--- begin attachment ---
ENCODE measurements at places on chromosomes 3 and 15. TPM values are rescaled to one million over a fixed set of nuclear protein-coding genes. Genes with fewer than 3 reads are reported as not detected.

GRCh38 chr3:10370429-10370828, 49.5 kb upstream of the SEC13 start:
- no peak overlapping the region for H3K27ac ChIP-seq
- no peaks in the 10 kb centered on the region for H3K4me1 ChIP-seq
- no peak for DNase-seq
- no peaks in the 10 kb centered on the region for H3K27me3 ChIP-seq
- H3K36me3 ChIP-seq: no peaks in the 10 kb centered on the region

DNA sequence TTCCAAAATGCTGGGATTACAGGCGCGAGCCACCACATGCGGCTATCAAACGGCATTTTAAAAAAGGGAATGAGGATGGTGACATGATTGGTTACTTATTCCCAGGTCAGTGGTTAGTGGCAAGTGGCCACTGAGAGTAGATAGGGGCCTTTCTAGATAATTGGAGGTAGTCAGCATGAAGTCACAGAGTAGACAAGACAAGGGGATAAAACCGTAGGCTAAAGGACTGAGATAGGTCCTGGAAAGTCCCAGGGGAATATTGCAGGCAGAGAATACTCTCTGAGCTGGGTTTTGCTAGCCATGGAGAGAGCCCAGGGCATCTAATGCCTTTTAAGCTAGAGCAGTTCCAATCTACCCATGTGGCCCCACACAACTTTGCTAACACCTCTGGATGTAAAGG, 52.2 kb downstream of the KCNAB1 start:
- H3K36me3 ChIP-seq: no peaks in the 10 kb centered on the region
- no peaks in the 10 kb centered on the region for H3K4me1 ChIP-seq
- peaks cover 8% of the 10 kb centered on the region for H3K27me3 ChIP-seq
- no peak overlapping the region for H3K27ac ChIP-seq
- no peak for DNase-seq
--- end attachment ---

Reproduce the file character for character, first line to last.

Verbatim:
ENCODE measurements at places on chromosomes 3 and 15. TPM values are rescaled to one million over a fixed set of nuclear protein-coding genes. Genes with fewer than 3 reads are reported as not detected.

GRCh38 chr3:10370429-10370828, 49.5 kb upstream of the SEC13 start:
- no peak overlapping the region for H3K27ac ChIP-seq
- no peaks in the 10 kb centered on the region for H3K4me1 ChIP-seq
- no peak for DNase-seq
- no peaks in the 10 kb centered on the region for H3K27me3 ChIP-seq
- H3K36me3 ChIP-seq: no peaks in the 10 kb centered on the region

DNA sequence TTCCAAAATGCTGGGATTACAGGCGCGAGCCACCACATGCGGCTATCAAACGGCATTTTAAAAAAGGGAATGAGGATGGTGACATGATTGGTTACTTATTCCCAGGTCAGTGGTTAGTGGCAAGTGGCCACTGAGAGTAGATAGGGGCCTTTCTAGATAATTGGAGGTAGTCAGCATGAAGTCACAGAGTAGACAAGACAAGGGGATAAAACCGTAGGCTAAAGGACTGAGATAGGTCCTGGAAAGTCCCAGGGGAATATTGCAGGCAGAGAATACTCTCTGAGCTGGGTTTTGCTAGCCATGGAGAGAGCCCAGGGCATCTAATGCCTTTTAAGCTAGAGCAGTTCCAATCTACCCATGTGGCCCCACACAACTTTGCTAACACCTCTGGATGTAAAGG, 52.2 kb downstream of the KCNAB1 start:
- H3K36me3 ChIP-seq: no peaks in the 10 kb centered on the region
- no peaks in the 10 kb centered on the region for H3K4me1 ChIP-seq
- peaks cover 8% of the 10 kb centered on the region for H3K27me3 ChIP-seq
- no peak overlapping the region for H3K27ac ChIP-seq
- no peak for DNase-seq